Université de Genève, UNIGE, Switzerland

Scientific contact person: Prof. Stephan Harbarth
Institute: Hôpitaux Universitaires de Genève, Service Prévention et Contrôle de l'Infection
 


Description of the Institute

The University of Geneva Hospitals (UNIGE), Geneva, Switzerland, is a 2,200-bed health care center providing primary and tertiary care for Geneva and the surrounding areas. It hosts a well-known infection program that has generated ground-breaking articles in the field of antibiotic resistance, hand hygiene and general infection control issues.

Qualifications and contribution to the project
Prof. Stephan Harbarth (MD, MS) is the scientist in charge of the supervision of WP3. He is a well-known infectious disease epidemiologist with extensive research experience in the field of antimicrobial use and resistance. In the past, he has devoted substantial efforts toward control of resistance through improved antibiotic use and diagnostic tests. He was recipient of the Holtzer-Scholarship from Harvard University for postgraduate studies at Harvard School of Public Health in 1998-99 (M.S. in Epidemiology), recipient of the Young Investigator Awards by the Swiss Society of Infectious Diseases, the American Society of Microbiology and the European Society of Clinical Microbiology and Infectious Diseases for research excellence and scientific promise.  He is currently associate hospital epidemiologist, board-certified attending physician in infectious diseases and associate Professor, with more than 100 original articles in peer-reviewed journals as 1st, 2nd or last author. Serves as expert to WHO and other governmental agencies. His current research interests include the the pharmacoepidemiology of antimicrobial agents and antibiotic overuse, international analyses of macro-level determinants of antibiotic use and resistance rates (Lancet Infect Dis 2001; Emerg Infect Dis 2002 & 2004 & 2005); and the molecular epidemiology of emerging pathogens such as community-acquired MRSA (Emerg Infect Dis 2005).  Recently, he has published a perspective paper on the future of antibiotic resistance, detailing the potential impact of public campaigns and regulatory measures on future trends in antibiotic use and resistance (Lancet Infect Dis 2010).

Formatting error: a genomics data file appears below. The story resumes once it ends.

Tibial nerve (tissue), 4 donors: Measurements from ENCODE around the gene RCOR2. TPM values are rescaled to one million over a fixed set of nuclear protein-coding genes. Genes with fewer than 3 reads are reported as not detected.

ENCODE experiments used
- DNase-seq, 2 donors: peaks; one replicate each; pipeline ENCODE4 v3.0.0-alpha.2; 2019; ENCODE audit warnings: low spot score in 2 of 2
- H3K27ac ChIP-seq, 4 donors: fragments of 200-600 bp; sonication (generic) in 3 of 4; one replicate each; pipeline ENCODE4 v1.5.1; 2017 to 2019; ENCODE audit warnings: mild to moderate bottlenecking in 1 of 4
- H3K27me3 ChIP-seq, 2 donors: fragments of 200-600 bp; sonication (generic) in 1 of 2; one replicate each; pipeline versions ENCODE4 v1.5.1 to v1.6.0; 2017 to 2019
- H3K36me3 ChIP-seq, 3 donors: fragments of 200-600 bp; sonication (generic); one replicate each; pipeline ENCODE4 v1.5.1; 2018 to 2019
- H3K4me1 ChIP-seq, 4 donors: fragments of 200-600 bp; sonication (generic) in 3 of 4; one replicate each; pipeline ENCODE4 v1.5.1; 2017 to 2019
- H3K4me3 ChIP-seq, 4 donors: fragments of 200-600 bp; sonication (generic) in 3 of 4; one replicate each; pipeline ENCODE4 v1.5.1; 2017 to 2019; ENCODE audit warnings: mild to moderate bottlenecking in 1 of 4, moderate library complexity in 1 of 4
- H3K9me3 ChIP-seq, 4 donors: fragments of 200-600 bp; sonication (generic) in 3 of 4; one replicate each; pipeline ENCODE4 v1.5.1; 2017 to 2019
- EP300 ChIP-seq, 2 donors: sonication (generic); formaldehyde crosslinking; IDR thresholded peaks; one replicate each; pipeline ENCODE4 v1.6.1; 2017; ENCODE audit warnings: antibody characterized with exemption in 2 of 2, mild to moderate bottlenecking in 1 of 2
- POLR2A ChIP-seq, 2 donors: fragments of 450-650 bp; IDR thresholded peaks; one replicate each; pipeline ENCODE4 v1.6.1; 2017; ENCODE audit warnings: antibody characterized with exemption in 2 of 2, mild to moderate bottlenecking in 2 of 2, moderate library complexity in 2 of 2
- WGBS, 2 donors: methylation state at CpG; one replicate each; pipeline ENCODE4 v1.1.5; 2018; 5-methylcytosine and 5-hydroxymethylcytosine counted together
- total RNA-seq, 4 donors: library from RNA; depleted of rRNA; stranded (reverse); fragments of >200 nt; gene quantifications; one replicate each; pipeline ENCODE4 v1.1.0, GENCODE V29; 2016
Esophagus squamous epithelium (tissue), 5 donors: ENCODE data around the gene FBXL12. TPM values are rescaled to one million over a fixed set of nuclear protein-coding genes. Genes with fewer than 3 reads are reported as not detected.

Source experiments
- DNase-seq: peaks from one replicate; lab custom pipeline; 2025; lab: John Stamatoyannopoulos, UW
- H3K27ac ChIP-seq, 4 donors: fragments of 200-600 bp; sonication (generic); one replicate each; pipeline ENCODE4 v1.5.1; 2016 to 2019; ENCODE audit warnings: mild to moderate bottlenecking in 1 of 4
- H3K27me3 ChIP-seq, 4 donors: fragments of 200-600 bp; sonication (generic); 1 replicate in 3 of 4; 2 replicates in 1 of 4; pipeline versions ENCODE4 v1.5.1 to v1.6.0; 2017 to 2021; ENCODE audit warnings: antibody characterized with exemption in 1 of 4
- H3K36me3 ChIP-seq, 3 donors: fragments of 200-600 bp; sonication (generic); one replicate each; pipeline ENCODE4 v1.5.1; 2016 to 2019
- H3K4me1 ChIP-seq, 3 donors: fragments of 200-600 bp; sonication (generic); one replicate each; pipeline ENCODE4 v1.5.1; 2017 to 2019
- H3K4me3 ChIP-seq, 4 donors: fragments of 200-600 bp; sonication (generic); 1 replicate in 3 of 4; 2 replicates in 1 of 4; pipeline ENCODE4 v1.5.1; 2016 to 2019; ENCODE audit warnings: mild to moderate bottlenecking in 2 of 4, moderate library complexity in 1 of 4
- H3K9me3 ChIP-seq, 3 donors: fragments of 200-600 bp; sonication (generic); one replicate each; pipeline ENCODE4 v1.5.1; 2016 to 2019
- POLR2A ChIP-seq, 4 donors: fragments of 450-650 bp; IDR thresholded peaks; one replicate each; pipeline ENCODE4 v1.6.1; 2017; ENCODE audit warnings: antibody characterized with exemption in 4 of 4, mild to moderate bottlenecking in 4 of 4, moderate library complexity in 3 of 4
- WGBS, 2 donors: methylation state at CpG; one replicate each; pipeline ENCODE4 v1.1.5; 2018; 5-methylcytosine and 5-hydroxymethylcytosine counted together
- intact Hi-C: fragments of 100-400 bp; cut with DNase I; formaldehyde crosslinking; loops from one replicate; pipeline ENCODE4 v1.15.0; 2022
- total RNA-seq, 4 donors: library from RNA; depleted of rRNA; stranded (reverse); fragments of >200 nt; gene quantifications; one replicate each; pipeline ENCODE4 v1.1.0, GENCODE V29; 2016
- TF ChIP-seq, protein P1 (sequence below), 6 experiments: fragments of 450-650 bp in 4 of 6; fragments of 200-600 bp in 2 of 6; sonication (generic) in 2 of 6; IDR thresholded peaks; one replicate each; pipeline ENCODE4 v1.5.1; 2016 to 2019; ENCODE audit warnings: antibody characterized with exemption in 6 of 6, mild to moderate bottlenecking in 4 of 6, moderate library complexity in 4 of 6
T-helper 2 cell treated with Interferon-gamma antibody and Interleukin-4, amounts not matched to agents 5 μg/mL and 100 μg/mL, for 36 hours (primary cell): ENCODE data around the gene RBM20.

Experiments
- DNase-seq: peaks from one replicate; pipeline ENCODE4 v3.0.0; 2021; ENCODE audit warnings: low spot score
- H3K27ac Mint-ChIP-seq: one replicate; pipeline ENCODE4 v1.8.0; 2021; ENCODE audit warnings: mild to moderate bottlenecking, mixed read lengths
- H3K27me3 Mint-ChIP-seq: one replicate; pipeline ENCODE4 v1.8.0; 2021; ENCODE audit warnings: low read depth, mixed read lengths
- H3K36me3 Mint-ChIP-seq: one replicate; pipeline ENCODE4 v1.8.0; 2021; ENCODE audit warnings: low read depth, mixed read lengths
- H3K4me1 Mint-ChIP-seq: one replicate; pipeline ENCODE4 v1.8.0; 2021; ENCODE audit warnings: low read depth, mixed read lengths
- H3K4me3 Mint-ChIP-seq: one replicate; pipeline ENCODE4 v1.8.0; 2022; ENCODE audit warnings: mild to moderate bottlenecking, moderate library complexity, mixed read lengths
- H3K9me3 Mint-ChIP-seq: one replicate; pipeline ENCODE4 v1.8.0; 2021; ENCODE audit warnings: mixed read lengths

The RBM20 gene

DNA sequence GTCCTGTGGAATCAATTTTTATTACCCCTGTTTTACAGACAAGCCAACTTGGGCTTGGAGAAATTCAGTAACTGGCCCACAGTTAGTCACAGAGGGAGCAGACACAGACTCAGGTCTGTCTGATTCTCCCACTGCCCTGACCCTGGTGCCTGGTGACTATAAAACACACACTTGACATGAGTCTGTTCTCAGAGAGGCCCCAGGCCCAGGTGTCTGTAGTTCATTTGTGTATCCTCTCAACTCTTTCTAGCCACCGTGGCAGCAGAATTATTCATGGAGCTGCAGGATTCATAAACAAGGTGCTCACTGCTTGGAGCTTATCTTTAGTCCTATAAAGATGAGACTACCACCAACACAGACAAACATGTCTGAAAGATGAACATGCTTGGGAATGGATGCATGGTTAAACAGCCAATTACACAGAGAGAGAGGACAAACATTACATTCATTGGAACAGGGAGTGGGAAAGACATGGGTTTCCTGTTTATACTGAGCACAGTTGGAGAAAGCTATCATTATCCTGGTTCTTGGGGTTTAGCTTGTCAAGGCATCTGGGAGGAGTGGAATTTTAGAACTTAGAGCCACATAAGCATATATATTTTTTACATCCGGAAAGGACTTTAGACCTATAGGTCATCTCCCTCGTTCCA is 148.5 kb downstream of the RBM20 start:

Scientific contact person: Prof. Stephan Harbarth
Institute: Hôpitaux Universitaires de Genève, Service Prévention et Contrôle de l'Infection
 


Description of the Institute

The University of Geneva Hospitals (UNIGE), Geneva, Switzerland, is a 2,200-bed health care center providing primary and tertiary care for Geneva and the surrounding areas. It hosts a well-known infection program that has generated ground-breaking articles in the field of antibiotic resistance, hand hygiene and general infection control issues.

Qualifications and contribution to the project
Prof. Stephan Harbarth (MD, MS) is the scientist in charge of the supervision of WP3. He is a well-known infectious disease epidemiologist with extensive research experience in the field of antimicrobial use and resistance. In the past, he has devoted substantial efforts toward control of resistance through improved antibiotic use and diagnostic tests. He was recipient of the Holtzer-Scholarship from Harvard University for postgraduate studies at Harvard School of Public Health in 1998-99 (M.S. in Epidemiology), recipient of the Young Investigator Awards by the Swiss Society of Infectious Diseases, the American Society of Microbiology and the European Society of Clinical Microbiology and Infectious Diseases for research excellence and scientific promise.  He is currently associate hospital epidemiologist, board-certified attending physician in infectious diseases and associate Professor, with more than 100 original articles in peer-reviewed journals as 1st, 2nd or last author. Serves as expert to WHO and other governmental agencies. His current research interests include the the pharmacoepidemiology of antimicrobial agents and antibiotic overuse, international analyses of macro-level determinants of antibiotic use and resistance rates (Lancet Infect Dis 2001; Emerg Infect Dis 2002 & 2004 & 2005); and the molecular epidemiology of emerging pathogens such as community-acquired MRSA (Emerg Infect Dis 2005).  Recently, he has published a perspective paper on the future of antibiotic resistance, detailing the potential impact of public campaigns and regulatory measures on future trends in antibiotic use and resistance (Lancet Infect Dis 2010).

Team University of Geneva